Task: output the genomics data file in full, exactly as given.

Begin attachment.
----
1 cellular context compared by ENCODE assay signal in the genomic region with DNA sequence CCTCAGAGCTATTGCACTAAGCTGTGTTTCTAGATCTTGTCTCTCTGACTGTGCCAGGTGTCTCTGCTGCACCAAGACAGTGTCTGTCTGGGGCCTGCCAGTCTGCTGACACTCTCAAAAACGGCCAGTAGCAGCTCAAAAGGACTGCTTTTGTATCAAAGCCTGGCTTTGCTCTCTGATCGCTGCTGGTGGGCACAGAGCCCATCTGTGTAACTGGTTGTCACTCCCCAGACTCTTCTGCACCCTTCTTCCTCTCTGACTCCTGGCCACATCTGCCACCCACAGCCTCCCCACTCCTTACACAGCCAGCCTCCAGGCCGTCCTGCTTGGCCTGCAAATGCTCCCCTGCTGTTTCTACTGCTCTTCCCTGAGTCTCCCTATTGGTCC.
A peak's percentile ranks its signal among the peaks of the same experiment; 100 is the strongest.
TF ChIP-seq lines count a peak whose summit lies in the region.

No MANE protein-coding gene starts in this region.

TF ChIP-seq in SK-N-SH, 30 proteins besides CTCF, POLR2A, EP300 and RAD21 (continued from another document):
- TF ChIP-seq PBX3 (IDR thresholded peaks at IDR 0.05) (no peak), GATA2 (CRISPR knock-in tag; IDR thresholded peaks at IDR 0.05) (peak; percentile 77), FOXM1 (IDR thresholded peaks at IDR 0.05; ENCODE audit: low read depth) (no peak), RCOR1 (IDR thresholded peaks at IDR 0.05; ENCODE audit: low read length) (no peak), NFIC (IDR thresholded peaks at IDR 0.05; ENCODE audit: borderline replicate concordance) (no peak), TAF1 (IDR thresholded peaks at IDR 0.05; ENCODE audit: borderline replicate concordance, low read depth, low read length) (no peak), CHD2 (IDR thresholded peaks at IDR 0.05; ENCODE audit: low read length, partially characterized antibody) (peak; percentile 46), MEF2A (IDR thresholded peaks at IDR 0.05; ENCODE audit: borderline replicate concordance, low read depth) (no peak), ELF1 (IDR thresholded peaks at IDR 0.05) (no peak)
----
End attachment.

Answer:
1 cellular context compared by ENCODE assay signal in the genomic region with DNA sequence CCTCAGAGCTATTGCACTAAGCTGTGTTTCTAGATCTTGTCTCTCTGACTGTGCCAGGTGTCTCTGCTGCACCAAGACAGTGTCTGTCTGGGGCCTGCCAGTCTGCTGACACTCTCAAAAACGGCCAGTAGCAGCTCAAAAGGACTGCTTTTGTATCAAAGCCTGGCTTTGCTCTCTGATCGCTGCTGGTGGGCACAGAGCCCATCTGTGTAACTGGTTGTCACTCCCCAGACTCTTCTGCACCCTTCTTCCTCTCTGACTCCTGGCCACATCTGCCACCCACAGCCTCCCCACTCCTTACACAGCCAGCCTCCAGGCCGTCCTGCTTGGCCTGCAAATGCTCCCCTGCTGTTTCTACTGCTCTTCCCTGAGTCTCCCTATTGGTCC.
A peak's percentile ranks its signal among the peaks of the same experiment; 100 is the strongest.
TF ChIP-seq lines count a peak whose summit lies in the region.

No MANE protein-coding gene starts in this region.

TF ChIP-seq in SK-N-SH, 30 proteins besides CTCF, POLR2A, EP300 and RAD21 (continued from another document):
- TF ChIP-seq PBX3 (IDR thresholded peaks at IDR 0.05) (no peak), GATA2 (CRISPR knock-in tag; IDR thresholded peaks at IDR 0.05) (peak; percentile 77), FOXM1 (IDR thresholded peaks at IDR 0.05; ENCODE audit: low read depth) (no peak), RCOR1 (IDR thresholded peaks at IDR 0.05; ENCODE audit: low read length) (no peak), NFIC (IDR thresholded peaks at IDR 0.05; ENCODE audit: borderline replicate concordance) (no peak), TAF1 (IDR thresholded peaks at IDR 0.05; ENCODE audit: borderline replicate concordance, low read depth, low read length) (no peak), CHD2 (IDR thresholded peaks at IDR 0.05; ENCODE audit: low read length, partially characterized antibody) (peak; percentile 46), MEF2A (IDR thresholded peaks at IDR 0.05; ENCODE audit: borderline replicate concordance, low read depth) (no peak), ELF1 (IDR thresholded peaks at IDR 0.05) (no peak)